My parents’ village, Kahuta, near Rawalpindi, was among the worst-ravaged by hate violence during Partition. The Sikhs and Hindus of the village took refuge in a gurdwara with high, fortress-like walls. When Muslim mobs laid siege to the gurdwara, the men in the community decided that all the women and girls would save their ‘honour’ by throwing themselves into a well. When some women refused, men of their own families sliced them with swords and threw them in. I am grateful that I never heard a word of bigotry against Muslims from my parents. My father often told me that the word Allah appears more than a thousand times in the Sikh Holy Book. Their prayer room carried the name of Allah on its walls, along with a crucifix, Buddha and many Hindu gods and goddesses.
Decades later, when I decided to leave behind my career in the IAS in protest against the Gujarat communal massacre of 2002, to fight for justice and healing with the survivors, many relatives of my extended family were furious, and cancelled me from their lives. One of them said to me loudly during a family wedding, “We are ashamed of you. After all we suffered during Partition, you have crossed to the wrong side”. I replied, “After all our families suffered in Partition, who more than us can understand the suffering of victims of the same hate violence? It is, even more, our duty to stand resolutely with them, against the perpetrators of hate. I am on the right side. It is you who are on the wrong side. Don’t you see?”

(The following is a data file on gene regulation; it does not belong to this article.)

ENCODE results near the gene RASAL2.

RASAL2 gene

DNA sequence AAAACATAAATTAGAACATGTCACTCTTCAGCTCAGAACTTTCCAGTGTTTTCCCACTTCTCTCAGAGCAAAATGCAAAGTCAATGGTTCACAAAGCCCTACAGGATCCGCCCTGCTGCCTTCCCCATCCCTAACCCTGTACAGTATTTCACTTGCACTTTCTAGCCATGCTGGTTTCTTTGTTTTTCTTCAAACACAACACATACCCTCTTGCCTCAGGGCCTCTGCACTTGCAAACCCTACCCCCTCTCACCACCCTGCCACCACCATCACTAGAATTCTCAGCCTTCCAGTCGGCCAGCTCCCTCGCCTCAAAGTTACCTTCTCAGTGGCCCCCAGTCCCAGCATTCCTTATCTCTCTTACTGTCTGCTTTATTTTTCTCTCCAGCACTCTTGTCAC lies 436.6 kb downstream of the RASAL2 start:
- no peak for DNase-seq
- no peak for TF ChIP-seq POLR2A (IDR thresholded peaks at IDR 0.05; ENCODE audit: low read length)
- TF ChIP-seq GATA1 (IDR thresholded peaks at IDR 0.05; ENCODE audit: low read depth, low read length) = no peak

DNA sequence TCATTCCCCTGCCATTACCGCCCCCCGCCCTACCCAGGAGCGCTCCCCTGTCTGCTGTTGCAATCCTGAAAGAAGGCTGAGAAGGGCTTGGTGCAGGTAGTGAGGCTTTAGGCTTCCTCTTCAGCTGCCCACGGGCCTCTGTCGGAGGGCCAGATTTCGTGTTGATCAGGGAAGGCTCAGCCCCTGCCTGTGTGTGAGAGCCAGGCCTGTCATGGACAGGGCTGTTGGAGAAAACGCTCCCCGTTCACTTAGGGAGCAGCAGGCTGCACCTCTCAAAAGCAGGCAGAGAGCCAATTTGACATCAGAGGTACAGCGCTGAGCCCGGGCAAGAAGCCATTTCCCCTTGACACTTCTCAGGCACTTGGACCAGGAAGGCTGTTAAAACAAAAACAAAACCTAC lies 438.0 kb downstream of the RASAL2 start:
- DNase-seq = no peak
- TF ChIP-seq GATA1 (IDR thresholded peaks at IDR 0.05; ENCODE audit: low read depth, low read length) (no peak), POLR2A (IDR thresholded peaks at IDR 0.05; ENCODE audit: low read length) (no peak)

What is important is not just what we remember from the tangled agony of Partition, but what lessons we draw from these memories.
Can we remember who were the most tragic victims of Partition violence? The women who were treated as property, and battlefields to defend or transgress the “honour” of the community. The Dalit Christians left behind in Pakistan, condemned to continue the work of manual scavenging but savaged by blasphemy laws and religious discrimination.
Can we remember the thousands of Hindus, Sikhs and Muslims who risked their lives to save their neighbours from the hate violence of people of their own community?
Some of us believe that behind the announcement of the Partition Horrors Remembrance Day are the politics of the ruling establishment. August 14 is celebrated as Independence Day in Pakistan. My social media feed is already choked with messages that blame Gandhi and Nehru for Partition, and maintain that it was Sardar Patel and the RSS that saved India from fragmentation and further dismemberment. The RSS historically played no role in the freedom struggle. Is the announcement of Partition Horrors Day a part of their larger project to rewrite history, with the RSS painted as patriots and the Congress led by Gandhi as traitors? When we remember Partition, we must recall that it was Savarkar of the Hindu Mahasabha who, long before the Muslim League, imagined two separate nations, of Hindus and Muslims. It was the RSS that sought an India of Muslims as second-class citizens. It was the RSS and communal organisations of Muslims that lit and stoked the horrific fires of communal violence.
Yes, Indians must never forget the torment and horrors of Partition. We must remember so that we never allow hate to partition not just our land, but even more fundamentally, our hearts. We must remember always what the politics of religious hate does to a people.